As part of our ongoing discussion on addressing the concerns of students with remedial needs, Antonia Lewandowski (Communications, Seminole) sheds light on the important connection between writing and reading:
Composition I, the course that students fear taking, forms the bedrock or foundation for all their future academic writing. I know this, but the students don’t. What they see is a long slog through assignments that have little to do with what they want to write about or where they want to go academically.
“Why are you here?” I ask, almost mischievously at the start of the semester.
“To get a grade,” they say, almost in unison.
In every iteration of this course, I direct them through the basic steps in exposition. When we come to the persuasive essay, however, both mood and intention change. For this genre, students must imagine audience even more than for their previous writing assignments. Here they must visualize a reader who must be not only addressed, but convinced to accept a position; there must be something to set one’s teeth on edge.
This assignment, of course, lends itself well to developing voice, that quality in writing that best identifies the singular, individual character of each student’s relationship with words, ideas, and passions. The sum of these traits is style.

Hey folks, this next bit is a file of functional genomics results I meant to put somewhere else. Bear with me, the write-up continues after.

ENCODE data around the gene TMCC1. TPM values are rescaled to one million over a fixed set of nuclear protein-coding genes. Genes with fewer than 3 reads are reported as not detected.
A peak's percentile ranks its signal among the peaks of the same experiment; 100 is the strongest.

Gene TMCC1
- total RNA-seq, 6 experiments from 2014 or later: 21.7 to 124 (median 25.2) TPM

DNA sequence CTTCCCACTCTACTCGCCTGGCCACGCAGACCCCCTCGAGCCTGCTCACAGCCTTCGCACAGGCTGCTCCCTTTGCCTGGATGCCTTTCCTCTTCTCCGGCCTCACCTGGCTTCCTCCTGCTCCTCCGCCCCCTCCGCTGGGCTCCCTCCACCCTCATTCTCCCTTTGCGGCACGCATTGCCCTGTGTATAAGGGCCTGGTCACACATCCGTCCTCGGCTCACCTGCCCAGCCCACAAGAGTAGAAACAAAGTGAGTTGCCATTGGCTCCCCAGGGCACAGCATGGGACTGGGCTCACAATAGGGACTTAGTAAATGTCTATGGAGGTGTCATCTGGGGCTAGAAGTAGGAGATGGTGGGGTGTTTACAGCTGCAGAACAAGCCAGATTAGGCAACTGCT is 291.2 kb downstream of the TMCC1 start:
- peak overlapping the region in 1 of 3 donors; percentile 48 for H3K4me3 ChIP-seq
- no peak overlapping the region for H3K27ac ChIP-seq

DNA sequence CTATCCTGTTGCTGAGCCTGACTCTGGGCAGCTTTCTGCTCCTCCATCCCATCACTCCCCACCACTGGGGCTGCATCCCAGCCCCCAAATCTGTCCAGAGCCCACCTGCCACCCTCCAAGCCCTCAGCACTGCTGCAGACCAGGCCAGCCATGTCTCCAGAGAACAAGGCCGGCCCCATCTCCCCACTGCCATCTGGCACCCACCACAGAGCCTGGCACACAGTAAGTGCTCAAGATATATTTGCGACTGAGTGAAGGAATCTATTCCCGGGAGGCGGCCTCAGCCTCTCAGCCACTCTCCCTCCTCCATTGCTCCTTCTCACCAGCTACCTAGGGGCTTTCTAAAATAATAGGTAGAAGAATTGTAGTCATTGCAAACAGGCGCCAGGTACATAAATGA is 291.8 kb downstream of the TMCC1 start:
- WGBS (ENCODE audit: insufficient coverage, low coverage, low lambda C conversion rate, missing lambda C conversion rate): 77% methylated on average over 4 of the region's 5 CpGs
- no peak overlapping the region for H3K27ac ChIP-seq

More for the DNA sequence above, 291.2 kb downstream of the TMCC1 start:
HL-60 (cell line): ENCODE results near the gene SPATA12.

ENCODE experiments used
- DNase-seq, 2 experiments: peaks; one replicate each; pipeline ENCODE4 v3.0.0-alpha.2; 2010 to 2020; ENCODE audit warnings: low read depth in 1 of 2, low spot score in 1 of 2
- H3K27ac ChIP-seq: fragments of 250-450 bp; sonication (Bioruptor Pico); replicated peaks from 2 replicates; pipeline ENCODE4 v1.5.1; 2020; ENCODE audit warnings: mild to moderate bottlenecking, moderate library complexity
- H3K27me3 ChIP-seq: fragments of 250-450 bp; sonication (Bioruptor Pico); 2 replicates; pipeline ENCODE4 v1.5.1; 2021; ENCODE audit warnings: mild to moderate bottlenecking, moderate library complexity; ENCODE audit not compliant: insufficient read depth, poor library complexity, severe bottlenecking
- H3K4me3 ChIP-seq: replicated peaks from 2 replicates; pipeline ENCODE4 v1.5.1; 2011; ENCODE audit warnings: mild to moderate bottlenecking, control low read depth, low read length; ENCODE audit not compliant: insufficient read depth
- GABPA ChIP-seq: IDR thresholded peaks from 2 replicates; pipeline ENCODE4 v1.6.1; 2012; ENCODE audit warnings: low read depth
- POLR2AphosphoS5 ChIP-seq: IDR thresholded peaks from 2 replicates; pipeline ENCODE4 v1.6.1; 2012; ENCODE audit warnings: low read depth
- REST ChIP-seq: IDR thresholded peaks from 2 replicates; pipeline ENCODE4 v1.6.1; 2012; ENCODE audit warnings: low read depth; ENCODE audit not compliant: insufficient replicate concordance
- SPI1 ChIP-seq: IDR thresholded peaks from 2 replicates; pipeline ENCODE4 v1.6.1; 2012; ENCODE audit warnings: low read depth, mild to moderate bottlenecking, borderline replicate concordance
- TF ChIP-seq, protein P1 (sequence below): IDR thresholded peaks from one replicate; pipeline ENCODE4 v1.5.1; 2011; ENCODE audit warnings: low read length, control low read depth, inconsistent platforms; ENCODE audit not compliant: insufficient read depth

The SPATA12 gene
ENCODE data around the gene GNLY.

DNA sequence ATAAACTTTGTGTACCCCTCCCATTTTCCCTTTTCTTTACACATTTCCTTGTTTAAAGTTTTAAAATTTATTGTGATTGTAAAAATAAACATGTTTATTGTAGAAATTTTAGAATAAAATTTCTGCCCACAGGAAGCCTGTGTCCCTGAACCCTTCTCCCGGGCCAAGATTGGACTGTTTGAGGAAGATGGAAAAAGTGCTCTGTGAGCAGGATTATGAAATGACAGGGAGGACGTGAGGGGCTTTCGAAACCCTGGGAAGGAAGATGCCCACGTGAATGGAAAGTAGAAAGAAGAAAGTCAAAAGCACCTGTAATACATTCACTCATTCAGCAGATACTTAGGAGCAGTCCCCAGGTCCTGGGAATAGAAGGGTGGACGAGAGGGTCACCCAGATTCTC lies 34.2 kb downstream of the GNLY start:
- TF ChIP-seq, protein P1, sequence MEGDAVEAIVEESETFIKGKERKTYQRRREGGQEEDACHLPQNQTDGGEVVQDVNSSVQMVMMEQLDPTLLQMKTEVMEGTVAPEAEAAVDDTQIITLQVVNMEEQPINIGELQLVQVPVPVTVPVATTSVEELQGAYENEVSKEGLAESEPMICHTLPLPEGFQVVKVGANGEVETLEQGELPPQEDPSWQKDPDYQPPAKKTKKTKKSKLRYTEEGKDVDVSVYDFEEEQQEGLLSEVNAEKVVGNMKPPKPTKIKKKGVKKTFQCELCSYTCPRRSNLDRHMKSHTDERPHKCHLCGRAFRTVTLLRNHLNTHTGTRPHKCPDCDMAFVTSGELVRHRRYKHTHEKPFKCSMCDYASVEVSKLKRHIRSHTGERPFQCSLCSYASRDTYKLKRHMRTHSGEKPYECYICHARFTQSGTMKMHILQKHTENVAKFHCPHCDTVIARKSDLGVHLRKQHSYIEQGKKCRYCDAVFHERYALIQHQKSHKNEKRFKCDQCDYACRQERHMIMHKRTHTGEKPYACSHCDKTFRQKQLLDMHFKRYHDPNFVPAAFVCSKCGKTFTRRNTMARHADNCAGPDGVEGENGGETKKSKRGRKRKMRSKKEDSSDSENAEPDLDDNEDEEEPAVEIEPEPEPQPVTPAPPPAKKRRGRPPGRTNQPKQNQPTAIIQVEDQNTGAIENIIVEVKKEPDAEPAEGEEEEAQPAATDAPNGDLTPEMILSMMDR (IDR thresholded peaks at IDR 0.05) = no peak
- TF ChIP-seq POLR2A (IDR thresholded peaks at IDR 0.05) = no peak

To argue well, obviously, the writer needs to have some “skin in the game,” to care about the topic. And here’s the catch. Except for the obvious topics that get the most media attention (guns, marijuana, abortion), many students can’t find much to say because they don’t have the raw material for developing an argument.
Many students don’t read. Of course, they read what is absolutely necessary for the course or the quiz. Yet, any number of them will admit that they haven’t read a book since middle school. And reading is critical to the development of writers.
There are some trends that look promising. The genre of young adult fiction has come into its own, with practitioners mining the real-world problems of adolescence for many novels’ conflicts and characters. Writers such as James Patterson write thrillers for children as well as adults. Suzanne Collins’ Hunger Games series captured the attention of millions. And Harry Potter became a household name because all ages, from elementary school students to grandparents, read and talked about the books.
Currently, The Hobbit, once a quiet, little book assigned in the past to freshmen high schoolers has now morphed into two inflated movies, with a third in development. The question is, however, whether or not readers still want the core story that serves as an introduction to the Lord of the Rings trilogy. Maybe what these viewers want, even if they don’t know it, is the skeleton of a real story to showcase blockbuster graphic effects. And if students don’t reach for “stories,” they typically won’t head for nonfiction either.